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Matheis and Nieto, meanwhile, will be busy performing in the final weekend of Northwest Dance Project’s appealing and very strong season-ending program, Summer Splendors, at the company’s Mississippi District studios. If all goes as planned, it’ll be the company’s last program in that space before a projected move to a much bigger home on the close-in East Side. Final performances are Wednesday through Sunday; Saturday night’s show is sold out. I reviewed the program after last weekend’s opening.

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"Homegrown" at Polaris. Photo: Troy Butcher

“Homegrown” at Polaris. Photo: Troy Butcher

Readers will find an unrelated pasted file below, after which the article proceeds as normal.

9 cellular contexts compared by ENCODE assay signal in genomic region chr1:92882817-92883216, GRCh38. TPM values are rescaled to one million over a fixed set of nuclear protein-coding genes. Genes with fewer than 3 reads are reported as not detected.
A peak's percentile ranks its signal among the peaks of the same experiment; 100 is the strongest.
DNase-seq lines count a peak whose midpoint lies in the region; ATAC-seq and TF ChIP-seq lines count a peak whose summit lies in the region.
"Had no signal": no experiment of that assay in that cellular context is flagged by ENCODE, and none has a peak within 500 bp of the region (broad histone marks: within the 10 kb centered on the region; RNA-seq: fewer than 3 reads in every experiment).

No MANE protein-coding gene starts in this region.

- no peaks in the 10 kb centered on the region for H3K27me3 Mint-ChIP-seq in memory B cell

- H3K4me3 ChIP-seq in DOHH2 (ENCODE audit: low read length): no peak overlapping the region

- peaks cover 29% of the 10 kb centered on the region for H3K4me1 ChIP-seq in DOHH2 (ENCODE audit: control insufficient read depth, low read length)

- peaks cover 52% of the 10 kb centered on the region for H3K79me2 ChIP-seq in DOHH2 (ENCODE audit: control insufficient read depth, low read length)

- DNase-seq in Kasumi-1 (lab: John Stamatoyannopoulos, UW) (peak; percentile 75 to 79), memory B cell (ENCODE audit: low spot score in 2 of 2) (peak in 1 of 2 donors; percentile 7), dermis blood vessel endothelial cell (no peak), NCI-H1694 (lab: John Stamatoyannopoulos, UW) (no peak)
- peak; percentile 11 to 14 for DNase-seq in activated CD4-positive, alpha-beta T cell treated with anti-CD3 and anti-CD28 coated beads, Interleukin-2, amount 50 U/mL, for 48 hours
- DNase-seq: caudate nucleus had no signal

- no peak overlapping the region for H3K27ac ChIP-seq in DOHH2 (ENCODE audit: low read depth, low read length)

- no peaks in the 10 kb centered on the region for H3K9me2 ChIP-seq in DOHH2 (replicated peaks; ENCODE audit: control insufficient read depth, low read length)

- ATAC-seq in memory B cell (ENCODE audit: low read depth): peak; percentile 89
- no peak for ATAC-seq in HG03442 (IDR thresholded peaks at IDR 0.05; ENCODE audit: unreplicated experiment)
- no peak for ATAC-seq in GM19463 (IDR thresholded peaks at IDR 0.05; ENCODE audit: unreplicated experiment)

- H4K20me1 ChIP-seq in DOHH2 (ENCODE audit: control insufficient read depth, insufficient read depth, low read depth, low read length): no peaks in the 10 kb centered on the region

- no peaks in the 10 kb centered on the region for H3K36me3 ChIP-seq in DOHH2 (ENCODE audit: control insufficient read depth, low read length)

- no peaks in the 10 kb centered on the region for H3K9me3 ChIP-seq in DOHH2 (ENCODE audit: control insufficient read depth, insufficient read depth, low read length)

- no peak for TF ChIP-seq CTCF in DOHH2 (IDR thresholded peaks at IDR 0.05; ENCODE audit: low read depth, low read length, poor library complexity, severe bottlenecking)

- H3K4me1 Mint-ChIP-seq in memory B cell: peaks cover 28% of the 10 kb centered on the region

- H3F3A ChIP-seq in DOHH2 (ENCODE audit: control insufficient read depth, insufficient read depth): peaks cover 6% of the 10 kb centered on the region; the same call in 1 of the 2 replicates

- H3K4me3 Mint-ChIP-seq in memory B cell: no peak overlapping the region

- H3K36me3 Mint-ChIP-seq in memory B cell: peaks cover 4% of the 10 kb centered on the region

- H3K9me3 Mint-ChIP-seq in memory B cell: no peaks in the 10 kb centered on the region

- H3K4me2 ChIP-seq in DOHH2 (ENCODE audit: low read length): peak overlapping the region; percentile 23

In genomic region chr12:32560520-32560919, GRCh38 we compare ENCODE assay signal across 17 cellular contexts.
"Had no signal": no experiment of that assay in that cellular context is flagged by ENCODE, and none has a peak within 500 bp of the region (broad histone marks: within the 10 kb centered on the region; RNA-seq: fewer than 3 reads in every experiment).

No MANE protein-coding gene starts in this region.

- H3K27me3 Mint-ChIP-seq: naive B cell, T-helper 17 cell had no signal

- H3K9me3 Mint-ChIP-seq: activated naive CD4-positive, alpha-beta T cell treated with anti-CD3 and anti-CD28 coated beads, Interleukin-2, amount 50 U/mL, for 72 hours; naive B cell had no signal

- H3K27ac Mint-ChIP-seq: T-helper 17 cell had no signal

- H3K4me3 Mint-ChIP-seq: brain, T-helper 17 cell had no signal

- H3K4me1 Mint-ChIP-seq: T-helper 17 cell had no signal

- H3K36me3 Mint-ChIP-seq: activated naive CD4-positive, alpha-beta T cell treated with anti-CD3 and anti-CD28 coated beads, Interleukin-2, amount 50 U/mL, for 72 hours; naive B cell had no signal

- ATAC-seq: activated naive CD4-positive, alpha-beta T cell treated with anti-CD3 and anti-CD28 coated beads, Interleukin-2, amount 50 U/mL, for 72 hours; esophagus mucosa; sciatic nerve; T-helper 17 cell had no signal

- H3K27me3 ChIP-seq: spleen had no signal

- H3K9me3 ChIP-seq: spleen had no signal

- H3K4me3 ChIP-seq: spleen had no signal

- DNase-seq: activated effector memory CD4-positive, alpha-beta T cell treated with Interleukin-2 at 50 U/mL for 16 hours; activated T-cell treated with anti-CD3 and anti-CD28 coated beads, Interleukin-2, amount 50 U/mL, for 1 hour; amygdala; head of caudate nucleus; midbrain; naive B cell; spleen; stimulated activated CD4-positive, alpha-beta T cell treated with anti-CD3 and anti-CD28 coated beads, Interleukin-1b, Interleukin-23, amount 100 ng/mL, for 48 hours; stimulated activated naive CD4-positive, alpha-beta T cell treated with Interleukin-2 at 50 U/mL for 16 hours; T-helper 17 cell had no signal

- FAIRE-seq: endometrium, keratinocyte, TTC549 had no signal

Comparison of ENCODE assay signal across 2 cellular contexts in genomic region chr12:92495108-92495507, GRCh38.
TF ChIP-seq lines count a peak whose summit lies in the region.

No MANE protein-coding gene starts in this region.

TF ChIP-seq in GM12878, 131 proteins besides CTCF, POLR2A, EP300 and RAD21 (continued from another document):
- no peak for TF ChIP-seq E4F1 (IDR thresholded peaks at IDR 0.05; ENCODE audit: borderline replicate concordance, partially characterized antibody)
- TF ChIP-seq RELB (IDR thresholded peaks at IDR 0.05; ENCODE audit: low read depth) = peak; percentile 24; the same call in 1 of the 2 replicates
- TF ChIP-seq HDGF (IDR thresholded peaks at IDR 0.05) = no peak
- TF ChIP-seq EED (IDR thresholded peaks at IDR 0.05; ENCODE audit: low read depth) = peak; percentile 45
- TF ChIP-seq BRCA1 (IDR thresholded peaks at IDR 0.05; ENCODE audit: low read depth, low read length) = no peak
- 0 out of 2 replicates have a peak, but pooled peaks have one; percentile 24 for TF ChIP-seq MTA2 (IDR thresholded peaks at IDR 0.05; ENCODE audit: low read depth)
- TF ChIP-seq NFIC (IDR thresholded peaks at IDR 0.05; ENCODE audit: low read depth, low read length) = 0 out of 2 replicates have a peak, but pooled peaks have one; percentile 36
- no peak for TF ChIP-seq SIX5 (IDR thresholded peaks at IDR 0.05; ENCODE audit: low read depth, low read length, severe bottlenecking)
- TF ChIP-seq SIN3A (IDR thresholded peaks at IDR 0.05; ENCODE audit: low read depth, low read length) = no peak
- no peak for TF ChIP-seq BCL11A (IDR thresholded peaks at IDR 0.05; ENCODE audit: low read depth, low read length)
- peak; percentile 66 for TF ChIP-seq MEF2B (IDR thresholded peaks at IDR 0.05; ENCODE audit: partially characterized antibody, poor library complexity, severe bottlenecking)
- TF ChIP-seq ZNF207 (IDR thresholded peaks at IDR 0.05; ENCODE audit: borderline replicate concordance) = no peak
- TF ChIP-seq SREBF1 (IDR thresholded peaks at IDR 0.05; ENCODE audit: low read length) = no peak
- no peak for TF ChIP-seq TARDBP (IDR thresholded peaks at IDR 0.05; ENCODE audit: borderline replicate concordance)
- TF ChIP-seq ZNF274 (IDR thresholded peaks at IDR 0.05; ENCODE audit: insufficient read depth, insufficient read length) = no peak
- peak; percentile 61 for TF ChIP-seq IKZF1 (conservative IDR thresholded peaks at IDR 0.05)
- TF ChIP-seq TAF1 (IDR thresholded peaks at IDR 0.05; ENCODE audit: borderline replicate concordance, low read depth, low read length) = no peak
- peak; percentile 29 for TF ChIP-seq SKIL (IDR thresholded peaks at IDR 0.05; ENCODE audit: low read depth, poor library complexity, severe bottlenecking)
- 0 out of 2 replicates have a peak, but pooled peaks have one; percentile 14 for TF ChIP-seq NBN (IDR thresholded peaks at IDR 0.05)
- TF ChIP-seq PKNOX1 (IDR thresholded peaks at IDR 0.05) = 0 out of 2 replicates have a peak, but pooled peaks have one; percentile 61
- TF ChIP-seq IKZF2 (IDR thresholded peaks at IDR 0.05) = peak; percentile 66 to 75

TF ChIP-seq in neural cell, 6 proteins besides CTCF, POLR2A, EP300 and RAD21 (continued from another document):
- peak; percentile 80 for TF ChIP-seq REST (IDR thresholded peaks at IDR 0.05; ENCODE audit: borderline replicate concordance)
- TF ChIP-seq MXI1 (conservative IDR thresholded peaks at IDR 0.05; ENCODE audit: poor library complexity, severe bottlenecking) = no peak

Also finishing its two-weekend run will be Polaris Dance Theatre’s choreographers’ showcase, Homegrown. Artistic director Robert Guitron wanted to emphasize the work of local artists, so he charged each of his choreographers – himself, Gerard Regot, former Oregon Ballet Theatre star and interim artistic director Anne Mueller, and company dancers Kiera Brinkley, Briley Neugebauer, M’Liss Stephenson, and Blake Seidel – with finding a Portland musician or sound designer to create work for his or her new dance. In some cases, the search stopped close to home. Guitron wrote his own music, an easygoing, danceable piece called Moot. Regot wrote music for his own piece, and also for Brinkley’s nervous, edgy Post-Op, a down-in-the-trenches dance punctuated with hospital beeps. The most interesting soundtrack on the program may well be playwright Claire Willet’s memoir-like taped monologue One of Everything, for Neugebauer’s dance of the same name. Choreography and story are about growing up in a family of four siblings, and the attendant pleasures and pains of wherever you happen to land in the chronology. It made me think of Sibling Revelry, the sweet but pointed cabaret act of the singing sisters Liz Callaway and Ann Hampton Callaway: all things equal, much better to have a sister than not.